Myanmar Bagan sunset

Myanmar travel – what’s it like?

The Earlybird Asia, Travel Tips

Myanmar (formerly Burma) has been opening up to mass tourism for the first time since the transition of power to (partial) civilian rule in 2015. Prior to this, Myanmar was quite difficult to travel to. You used to have to take an organised tour, there was a special currency for foreigners, you had to stay in government-run hotels, etc. Infrastructure was quite poor, making for challenging travelling. To add to this, Aung San Suu Kyi was recommending a tourist boycott, putting many people off going. A network of spies throughout the country reported any contact with local people and discussions about opposition politics could easily lead to imprisonment, making it very difficult to make genuine contact with local people.

Today, things have improved significantly. The new government has kicked off infrastructure projects building new roads. The political atmosphere has improved to the point where locals had no fear openly criticising the previous military regime. The new government, however, still has a long way to go and risks regressing back to international pariah status with its genocide of the Rohingya.

Myanmar remains rather mysterious and undeveloped compared to its neighbours Thailand and Malaysia. So, what’s it really like to travel in Myanmar? Here is my no-nonsense appraisal.

Transport in Myanmar

Transport has improved immensely in recent years with the construction of new highways. Still, despite there being some luxury coach services, most buses are pretty old and crappy and it’s often pot luck which ones you get.

Air travel is also a viable option with a plethora of airlines plying the main routes. Note, that some planes fly to multiple destinations in a circuit or only in one direction. You might end up having to double back to Yangon to reach your ultimate destination.

The final option is to travel by train. The trains and rail network are extremely old and uncomfortable and therefore not recommended for long distances. One highly recommended scenic route is from Mandalay to Hsipaw. Note, that the train leaves Mandalay at 4am and lasts 12 hours.

What about the people?

Myanmar is a principally Buddhist country and the Burmese are incredibly gentle and reserved. They are quite shy of foreigners and keep their distance in public. Apart from souvenir sellers at the major tourist attractions, there is very little hassle on the street from vendors or scammers, unlike in other Asian countries. I am sure this will change as the country develops more for tourism in the future, but for now, there is very little stress.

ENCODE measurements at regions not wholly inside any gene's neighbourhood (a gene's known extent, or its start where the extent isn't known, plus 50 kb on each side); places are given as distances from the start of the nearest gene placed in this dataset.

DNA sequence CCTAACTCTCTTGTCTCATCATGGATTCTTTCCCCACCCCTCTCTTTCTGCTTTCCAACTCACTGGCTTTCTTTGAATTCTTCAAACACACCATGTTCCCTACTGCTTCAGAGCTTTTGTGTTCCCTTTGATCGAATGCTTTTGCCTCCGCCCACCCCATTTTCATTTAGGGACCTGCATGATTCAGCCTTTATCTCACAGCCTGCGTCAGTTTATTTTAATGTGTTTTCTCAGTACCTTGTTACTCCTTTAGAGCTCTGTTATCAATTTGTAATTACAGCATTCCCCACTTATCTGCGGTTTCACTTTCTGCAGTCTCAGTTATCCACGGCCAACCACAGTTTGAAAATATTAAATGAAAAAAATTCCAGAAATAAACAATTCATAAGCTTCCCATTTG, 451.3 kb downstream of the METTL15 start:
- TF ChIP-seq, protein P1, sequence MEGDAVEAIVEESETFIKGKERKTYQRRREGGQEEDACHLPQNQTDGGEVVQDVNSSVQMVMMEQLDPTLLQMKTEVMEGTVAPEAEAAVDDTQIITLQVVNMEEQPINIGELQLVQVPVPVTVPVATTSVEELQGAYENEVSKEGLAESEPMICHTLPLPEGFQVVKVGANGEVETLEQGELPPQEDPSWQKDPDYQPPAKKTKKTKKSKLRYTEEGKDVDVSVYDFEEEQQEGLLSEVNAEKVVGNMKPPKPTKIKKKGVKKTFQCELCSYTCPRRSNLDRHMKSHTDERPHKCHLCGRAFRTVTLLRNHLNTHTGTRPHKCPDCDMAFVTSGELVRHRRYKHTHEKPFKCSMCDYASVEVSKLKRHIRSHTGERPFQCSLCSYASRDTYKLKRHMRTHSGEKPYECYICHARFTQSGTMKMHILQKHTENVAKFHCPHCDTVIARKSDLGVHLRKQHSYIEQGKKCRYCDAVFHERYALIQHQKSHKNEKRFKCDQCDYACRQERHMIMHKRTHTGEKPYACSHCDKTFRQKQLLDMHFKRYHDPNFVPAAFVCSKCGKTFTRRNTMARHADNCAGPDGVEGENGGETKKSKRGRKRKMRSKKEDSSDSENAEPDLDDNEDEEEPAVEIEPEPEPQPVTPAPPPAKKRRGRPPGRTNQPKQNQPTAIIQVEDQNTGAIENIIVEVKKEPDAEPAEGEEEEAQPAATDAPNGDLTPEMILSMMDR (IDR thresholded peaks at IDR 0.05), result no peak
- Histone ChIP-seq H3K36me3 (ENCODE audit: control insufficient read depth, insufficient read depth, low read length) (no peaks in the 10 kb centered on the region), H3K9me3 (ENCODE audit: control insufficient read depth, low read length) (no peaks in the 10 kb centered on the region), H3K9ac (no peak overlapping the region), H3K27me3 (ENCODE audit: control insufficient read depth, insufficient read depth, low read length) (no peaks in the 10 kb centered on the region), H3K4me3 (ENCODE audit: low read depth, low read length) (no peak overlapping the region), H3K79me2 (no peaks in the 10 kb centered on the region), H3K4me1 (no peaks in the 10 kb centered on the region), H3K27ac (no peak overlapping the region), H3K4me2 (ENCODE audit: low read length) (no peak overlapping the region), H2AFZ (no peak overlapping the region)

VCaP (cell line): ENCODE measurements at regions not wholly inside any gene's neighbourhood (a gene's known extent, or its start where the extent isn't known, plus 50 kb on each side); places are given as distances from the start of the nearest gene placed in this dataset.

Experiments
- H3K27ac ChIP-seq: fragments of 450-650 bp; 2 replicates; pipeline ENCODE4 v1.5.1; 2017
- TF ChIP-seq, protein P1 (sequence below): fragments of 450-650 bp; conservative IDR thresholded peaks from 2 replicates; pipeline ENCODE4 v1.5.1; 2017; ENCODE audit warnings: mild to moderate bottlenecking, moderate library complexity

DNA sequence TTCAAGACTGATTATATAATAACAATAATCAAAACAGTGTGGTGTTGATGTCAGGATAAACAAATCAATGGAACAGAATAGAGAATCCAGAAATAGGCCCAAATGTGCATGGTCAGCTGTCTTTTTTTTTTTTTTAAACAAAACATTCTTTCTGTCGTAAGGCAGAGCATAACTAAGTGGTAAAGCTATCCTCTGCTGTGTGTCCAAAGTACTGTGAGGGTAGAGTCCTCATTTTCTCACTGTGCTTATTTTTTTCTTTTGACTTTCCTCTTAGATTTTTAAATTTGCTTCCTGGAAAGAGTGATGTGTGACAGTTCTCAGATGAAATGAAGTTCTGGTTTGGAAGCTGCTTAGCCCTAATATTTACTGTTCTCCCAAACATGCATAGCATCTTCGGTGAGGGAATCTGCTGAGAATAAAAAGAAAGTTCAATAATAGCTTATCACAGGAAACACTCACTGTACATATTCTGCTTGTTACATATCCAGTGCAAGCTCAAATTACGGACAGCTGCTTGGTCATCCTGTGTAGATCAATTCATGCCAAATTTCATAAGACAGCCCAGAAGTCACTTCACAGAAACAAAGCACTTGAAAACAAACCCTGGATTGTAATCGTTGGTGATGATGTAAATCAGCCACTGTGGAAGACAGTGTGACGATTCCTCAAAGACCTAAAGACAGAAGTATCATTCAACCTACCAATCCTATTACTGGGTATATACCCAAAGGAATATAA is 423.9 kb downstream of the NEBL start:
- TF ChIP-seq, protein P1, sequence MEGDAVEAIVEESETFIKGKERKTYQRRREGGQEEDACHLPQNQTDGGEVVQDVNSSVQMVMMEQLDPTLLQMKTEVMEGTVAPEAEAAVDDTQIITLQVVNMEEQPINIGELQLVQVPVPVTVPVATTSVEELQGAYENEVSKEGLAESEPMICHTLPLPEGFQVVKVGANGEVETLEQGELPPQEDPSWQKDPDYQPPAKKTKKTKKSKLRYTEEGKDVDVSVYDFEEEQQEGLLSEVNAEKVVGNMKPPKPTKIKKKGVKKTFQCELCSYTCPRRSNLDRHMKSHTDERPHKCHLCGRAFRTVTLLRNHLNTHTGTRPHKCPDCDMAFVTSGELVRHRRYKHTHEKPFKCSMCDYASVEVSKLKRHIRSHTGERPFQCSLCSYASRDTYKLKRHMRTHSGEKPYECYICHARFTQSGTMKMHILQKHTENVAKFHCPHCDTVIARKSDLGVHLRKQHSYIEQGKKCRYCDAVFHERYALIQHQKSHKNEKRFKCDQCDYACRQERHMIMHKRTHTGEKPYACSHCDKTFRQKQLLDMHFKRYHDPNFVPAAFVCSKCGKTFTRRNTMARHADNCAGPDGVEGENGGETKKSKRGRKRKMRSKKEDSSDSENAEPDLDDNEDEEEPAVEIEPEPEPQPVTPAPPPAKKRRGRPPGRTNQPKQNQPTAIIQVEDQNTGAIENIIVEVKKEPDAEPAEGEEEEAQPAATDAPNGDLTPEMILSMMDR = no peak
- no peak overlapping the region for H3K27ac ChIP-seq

What about the food?

Not much is known about Burmese food. It is certainly not internationally renowned, like Thai food, for example. So, I was pleasantly surprised to find a wide variety of tasty foods on offer for incredibly cheap prices. In most local restaurants you can find not only Thai and Chinese food, but also unique local dishes. One of the best features of Burmese food is the salads. For around US$1 you get huge servings of unique Burmese vegetables. On many an occasion, I ordered what I thought was a side salad, only to be presented with mountains of vegetables. Traditional restaurants often offer lunch set menus. Once I ordered a vegetable curry and got about 10 different dishes!

Where to stay in Myanmar?

There is a wide range of accommodation in Myanmar from luxury hotels to budget guesthouses and hostels. On average, lodging is slightly more expensive than in neighbouring Thailand or other south east Asian countries. Due to the ongoing boycott by foreign tourists, however, there were plenty of deals to be had at the time of writing this article.

In an effort to promote high-end tourism, the government has promoted construction of luxury resorts. This is especially true at the coastal beach resorts of Ngwe Saung and Ngapali Beach. For those wanting to travel “ethically”, it is advisable to avoid such resorts.

What about drugs?

Alcohol is legal and freely available.

Weed does not seem to exist. I was never offered it and did not meet any other travelers who had had contact with it. It does not seem to be part of the culture in Myanmar.

Myanmar is reputedly the largest producer of crystal meth in the world. As in many south east asian countries, meth is a massive problem. One older gentleman I spoke to at Inle Lake was lamenting the lack of respect and desire to work on the part of the Burmese youth. He told me they stay up for days on end on social media and playing video games. Most the production is located in northern Shan state, where few foreigners venture. The state long been the site of many internal ethnic conflicts, which are fueled by profits from the illegal drug trade. The region, which is part of the notorious Golden Triangle, used to be one of the world’s principal opium producers. It has, however, seen production of opium plummet in recent years due to the rise of the much more profitable synthetic drug production. The Wa region of Shan state (on the border with China) is semi-autonomous and drug warlords are free to do business. Ironically, they say the region has some of the highest standard of schools in the country.